OREM — The age old battle of the sexes comes to a head in Guys and Dolls, a musical originally premiering in 1950 and finding new stage at Orem’s Hale Center Theater. The classic script by Jo Swerling and Abe Burrows is about Nathan Detroit, who stands to make a reaping of cash if he can only find a spot for his illegal floating crap game, a task made difficult by the local strong-armed police force and fiancée Adelaide’s vehement protests that he cease and desist. Few locations exist to host the game, and the only viable lead—The Biltmore Garage, is asking $1,000 to cover the assumed risk. Unable to contrive the funds in any other way, Nathan makes a long shot bet with infamous gambler Sky Masterson. In order to win the one thousand grand, Sky must defunct on his promise to take “any doll” with him to Havana, Cuba.
Enter Sister Sarah Brown, crusader for New York’s missionary program and object of Nathan and Sky’s bet. Though initially put off by Sky’s charismatic guise of “reformed sinner,” she finds herself boarding a plane with him to Cuba on promise of one dozen genuine sinners, should she agree to go. All seems well, though upon return to New York, it is revealed that Nathan snuck the gamblers into the mission to begin their game of craps. Sarah discovers the con and demands that Sky leave.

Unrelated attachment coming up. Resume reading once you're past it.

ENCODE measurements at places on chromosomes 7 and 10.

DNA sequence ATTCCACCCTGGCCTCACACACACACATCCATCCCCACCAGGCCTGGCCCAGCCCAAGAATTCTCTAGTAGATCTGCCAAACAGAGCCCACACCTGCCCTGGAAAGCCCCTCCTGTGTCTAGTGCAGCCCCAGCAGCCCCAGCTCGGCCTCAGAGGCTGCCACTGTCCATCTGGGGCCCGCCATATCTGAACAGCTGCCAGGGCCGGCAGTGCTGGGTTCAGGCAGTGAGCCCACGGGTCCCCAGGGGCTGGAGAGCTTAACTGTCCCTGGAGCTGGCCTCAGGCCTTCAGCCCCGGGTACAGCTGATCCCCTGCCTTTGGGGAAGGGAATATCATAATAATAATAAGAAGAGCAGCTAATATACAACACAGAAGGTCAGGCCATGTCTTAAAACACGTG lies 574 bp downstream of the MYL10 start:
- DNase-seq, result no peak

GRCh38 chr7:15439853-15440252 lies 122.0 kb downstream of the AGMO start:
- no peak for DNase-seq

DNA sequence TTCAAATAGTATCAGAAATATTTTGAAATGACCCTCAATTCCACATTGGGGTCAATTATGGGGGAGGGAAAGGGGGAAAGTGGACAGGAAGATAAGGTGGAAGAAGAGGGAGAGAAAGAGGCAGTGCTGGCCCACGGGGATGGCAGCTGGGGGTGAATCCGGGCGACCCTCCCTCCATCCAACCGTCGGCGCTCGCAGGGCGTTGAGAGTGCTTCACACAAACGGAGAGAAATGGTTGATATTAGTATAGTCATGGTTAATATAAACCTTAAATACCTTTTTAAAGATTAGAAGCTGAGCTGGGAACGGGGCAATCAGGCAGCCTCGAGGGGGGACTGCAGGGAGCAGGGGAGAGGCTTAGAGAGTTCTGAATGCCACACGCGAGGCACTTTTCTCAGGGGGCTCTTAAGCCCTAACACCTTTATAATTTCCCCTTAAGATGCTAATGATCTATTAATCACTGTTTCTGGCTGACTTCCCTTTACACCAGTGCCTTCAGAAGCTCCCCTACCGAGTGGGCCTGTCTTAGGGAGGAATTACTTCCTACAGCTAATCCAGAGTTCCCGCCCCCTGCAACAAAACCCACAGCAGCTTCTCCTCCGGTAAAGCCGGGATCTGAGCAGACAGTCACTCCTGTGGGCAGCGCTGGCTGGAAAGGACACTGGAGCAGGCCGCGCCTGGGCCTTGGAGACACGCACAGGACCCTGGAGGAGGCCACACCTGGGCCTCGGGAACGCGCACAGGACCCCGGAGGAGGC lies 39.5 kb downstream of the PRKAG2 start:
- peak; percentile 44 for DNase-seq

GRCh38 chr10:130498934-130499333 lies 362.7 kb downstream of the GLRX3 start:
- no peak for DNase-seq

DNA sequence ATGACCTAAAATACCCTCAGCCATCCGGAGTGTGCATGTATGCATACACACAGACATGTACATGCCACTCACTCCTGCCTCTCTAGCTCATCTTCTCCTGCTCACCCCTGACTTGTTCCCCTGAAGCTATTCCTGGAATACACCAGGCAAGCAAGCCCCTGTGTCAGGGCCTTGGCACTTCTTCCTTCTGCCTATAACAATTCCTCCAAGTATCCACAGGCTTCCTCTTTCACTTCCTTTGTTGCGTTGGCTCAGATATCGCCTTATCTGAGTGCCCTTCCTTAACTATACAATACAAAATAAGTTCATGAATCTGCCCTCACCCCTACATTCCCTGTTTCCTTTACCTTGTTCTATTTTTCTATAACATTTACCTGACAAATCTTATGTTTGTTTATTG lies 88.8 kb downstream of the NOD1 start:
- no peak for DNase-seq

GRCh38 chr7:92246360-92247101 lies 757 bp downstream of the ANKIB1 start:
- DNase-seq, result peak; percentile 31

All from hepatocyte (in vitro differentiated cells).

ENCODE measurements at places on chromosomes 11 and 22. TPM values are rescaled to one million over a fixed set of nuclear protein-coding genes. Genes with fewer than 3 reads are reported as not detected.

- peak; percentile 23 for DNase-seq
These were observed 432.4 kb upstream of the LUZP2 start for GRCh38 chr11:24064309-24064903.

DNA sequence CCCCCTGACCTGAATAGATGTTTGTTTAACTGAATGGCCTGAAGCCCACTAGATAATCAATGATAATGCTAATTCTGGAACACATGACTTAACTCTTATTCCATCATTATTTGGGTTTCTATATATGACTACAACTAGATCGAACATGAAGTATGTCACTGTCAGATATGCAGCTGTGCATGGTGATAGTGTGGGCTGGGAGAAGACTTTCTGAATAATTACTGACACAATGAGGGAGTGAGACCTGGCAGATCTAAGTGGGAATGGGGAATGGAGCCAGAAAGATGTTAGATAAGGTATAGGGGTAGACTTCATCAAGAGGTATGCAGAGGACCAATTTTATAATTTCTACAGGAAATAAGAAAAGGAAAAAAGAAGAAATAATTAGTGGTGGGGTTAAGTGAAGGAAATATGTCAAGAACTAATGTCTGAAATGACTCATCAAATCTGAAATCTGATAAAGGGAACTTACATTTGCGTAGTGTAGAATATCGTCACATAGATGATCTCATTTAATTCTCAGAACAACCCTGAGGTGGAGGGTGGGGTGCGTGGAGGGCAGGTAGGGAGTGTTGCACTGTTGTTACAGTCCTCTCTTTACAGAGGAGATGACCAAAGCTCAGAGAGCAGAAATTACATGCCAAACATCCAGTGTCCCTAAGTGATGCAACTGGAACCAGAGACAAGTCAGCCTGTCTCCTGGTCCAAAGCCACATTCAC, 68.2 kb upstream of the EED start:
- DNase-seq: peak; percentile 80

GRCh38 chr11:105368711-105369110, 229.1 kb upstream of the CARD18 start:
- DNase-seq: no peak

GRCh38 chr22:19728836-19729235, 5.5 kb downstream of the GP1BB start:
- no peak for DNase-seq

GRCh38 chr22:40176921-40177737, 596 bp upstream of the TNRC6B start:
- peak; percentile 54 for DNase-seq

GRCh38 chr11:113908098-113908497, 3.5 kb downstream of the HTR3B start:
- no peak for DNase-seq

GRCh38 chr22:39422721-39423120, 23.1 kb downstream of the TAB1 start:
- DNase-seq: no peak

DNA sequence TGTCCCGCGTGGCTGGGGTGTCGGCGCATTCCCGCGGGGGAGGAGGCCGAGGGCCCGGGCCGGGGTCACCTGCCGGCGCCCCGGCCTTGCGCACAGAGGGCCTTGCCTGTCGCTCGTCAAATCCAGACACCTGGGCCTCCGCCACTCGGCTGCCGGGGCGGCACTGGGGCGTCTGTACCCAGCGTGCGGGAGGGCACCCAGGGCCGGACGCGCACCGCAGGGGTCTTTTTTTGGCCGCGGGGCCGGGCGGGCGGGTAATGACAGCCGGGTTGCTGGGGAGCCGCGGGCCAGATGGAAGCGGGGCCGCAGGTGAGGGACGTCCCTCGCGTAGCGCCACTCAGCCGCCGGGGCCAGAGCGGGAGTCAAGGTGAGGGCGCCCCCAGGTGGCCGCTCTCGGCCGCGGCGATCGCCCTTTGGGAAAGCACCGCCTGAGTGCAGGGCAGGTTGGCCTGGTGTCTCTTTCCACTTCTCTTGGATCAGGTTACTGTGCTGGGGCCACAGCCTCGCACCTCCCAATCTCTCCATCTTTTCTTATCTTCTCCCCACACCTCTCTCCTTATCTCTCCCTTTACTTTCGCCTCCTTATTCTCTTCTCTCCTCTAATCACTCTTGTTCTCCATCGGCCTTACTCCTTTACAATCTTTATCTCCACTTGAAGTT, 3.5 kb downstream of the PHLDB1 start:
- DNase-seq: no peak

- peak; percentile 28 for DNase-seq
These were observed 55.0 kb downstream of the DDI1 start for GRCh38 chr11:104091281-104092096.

In the meantime, Nathan Detroit has moved ahead with his scheme, having managed to dupe both the police and his fiancée. The stakes are high. The heat is on. Will Adelaide forgive Nathan his trespasses? Will Nathan finally settle down and marry his fiancée of fourteen years? Will Sky be able to earn the forgiveness of the formidable Sister Sarah, and will Sarah overcome her wounded pride and conservative sensibilities enough to recognize her affections for Sky?
Spatial availability within the Hale Theater marks a certain challenge for directors, the thrust stage and limited size making creative use of space absolutely necessary. I was amazed at the transformation the crew was able to render, effectively bringing the vastness of New York City to the set. Lighting (Cody Swenson) helped to tone various locations and sculpted settings cleverly. I was particularly impressed by this facet during the transition from New York City to Havana—more through the effects of lighting than set changes, this one scene felt drastically different from the one preceding it.